For me - cash is the best way for me to feel what I spend. With a cc, it's so easy to spend and not realize HOW much was spent. I spent the day with a friend last week. Friend wanted to go out to lunch. Yeah, I had packed my food so I wouldn't have to eat out and the friend knew I did this. Buried my food so it was inaccessible. Ok, fine, out to lunch one of my favorite places. Cost $35 for 2 people. Did the appts and finished up business and it's time for me to go home. Friend decides it's food time. Again. Again, my food is inaccessible. So grudging, I agreed to go eat at IHOP. Cost $22 for 2 people. It cost me $57 for two meals out and I didn't splurge. I told the other person how much it was. "Really??? You've got to be kidding!!! It was only two meals out. It couldn't have cost THAT much!!" Uh yeah it did and it went on my cc cuz I didn't have the cash. So he probably has no clue HOW much he's spending. What's a dollar here and a dollar there?
I've got another friend - this one is a guy - and he swears it's cheaper to eat out than to eat in. Maybe for him...but for me, it's cheaper to eat in.
What will you do? Hitting him upside the head with a 2x4 or a 2x6 is not an option.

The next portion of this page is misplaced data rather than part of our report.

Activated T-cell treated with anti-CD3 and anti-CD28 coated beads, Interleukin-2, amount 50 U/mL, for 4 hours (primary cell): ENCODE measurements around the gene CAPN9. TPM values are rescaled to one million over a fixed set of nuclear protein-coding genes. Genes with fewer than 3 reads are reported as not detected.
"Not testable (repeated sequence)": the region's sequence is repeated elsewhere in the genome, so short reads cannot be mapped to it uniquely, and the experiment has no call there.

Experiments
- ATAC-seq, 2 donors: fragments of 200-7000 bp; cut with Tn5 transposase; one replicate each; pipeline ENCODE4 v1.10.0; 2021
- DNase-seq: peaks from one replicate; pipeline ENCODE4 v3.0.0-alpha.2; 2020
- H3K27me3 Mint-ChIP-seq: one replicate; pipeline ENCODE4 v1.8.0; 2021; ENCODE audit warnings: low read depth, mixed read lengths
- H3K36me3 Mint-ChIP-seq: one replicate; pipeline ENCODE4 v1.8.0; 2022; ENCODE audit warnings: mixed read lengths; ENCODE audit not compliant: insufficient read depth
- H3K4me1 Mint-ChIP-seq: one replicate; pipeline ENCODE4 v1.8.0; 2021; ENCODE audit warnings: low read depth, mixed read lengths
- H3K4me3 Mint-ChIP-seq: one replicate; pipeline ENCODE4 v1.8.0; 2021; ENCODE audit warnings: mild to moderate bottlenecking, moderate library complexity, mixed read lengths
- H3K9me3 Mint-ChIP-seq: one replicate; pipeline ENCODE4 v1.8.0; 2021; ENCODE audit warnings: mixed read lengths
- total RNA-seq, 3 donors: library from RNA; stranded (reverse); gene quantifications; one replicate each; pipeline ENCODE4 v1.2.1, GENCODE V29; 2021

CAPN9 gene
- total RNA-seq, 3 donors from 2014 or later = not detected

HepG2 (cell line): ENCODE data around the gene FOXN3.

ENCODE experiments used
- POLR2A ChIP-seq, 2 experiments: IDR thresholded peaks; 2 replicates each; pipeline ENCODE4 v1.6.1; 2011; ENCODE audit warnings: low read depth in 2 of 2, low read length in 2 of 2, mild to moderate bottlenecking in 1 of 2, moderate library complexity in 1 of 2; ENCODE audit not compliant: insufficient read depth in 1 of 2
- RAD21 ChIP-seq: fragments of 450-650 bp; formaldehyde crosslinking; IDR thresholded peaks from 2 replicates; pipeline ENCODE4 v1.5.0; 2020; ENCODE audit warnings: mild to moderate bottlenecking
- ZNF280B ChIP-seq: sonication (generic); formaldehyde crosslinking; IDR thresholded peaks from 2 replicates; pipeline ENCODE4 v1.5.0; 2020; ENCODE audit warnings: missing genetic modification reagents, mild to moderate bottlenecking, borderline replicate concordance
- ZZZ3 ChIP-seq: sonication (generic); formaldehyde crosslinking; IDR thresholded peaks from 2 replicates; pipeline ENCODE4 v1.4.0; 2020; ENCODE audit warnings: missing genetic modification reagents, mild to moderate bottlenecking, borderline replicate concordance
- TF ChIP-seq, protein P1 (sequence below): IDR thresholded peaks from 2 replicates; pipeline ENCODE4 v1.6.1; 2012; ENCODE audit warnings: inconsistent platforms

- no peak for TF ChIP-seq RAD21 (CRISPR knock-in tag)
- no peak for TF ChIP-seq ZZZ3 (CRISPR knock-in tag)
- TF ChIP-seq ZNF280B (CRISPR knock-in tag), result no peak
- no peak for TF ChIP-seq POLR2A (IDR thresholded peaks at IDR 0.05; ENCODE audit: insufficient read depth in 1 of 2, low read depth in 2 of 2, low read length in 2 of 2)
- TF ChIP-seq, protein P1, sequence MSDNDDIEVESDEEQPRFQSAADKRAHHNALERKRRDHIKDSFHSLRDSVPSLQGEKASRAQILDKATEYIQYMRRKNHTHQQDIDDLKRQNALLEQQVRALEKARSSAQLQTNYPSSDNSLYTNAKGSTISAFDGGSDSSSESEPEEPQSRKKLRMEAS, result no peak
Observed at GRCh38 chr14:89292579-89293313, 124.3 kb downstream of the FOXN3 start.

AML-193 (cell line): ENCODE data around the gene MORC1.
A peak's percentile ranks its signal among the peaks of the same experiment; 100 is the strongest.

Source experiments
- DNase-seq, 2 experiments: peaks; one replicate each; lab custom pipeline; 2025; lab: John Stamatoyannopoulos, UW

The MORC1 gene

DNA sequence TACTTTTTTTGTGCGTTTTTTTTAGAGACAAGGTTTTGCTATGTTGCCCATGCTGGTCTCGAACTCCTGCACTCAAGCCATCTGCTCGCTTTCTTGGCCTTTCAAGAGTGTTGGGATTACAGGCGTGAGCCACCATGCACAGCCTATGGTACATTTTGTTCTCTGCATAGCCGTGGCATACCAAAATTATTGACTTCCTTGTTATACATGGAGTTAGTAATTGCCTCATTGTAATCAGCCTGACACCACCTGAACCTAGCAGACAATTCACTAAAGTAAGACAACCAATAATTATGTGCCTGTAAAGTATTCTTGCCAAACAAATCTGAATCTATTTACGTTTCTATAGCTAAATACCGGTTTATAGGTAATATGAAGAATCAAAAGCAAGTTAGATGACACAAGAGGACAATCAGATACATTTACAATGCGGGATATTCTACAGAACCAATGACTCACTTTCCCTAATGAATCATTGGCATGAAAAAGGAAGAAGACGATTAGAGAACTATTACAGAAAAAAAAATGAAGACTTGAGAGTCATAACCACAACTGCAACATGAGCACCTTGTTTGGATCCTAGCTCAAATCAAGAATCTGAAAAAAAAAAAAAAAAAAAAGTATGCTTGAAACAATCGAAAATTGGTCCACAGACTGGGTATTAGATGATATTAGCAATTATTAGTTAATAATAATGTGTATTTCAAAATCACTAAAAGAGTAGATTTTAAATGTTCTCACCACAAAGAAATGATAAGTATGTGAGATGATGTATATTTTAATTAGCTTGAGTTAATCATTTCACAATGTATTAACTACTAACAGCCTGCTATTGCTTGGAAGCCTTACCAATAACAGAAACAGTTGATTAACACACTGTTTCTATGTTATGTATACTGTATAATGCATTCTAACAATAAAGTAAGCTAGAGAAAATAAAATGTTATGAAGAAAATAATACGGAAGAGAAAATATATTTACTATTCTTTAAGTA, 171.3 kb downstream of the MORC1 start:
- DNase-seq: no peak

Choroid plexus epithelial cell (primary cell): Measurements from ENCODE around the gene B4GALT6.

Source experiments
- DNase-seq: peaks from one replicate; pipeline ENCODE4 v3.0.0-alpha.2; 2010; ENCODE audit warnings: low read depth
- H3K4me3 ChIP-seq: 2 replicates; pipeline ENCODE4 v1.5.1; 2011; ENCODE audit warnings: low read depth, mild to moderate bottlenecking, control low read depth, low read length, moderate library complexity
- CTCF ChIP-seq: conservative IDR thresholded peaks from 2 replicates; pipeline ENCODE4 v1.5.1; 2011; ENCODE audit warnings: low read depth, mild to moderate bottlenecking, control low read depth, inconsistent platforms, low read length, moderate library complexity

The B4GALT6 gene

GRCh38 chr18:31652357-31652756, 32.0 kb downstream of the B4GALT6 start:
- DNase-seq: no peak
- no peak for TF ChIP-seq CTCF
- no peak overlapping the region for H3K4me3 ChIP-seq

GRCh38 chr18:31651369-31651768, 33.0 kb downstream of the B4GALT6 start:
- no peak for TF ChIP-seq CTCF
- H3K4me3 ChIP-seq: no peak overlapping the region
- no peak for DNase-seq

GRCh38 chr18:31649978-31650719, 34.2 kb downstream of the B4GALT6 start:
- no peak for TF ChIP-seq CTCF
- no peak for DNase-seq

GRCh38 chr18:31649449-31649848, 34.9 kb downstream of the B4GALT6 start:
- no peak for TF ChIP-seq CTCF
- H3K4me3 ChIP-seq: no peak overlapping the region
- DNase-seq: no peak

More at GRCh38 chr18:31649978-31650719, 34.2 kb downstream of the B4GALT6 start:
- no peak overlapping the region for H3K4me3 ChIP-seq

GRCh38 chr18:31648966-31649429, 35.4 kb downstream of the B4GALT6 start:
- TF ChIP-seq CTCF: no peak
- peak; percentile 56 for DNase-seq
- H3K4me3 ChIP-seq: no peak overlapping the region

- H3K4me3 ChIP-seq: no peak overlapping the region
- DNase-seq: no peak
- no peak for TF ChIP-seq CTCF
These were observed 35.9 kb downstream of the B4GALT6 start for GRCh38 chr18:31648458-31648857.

Make a goal poster with house stuffs on it?
Make a list of the debt and post it on the fridge? And email him an update every two weeks? [You said he was deployed.]
Make an excel spreadsheet with the budger and week to week updates on the spending - to include his - and send it to him weekly?
03-14-2017 10:19 AM
ps - does your husband worry about where his next meal will come from? (I use to worry about that, so grabbing what I could when I could was a behavior I use to have. That got that fixed now. I don't worry about my next meal anymore.)
The secret food spenders I knew actually came from homes overflowing with food. Like the there was so much food (boxed, canned, packaged) that an entire nother room was designated for food and there was food on the counters, fridges stuffed to the gills, etc. I personally think they were overwhelmed by the amount of food at home that it was easier for them to grab gas station food and go out to eat than to deal with food choices at home.
The other thing I recall from the secret food spenders was that they didn't like the food choices at home. One was traumatized by his step mother's cooking. He claimed that she put vinegar on everything and he hated vinegar! Thus, the treats out so he would be "full" when he got home. True, he's age wise an adult, but he didn't change his teenage behaviors. Not even having a heart attack at age 31 would not change his behaviors.
The secret food spenders didn't really know how to cook either.
Sitting down for family meals has always been important to me. Not to the secret food spenders. Was meal time for DH pleasant growing up? Full of turmoil? Family members fended for themselves?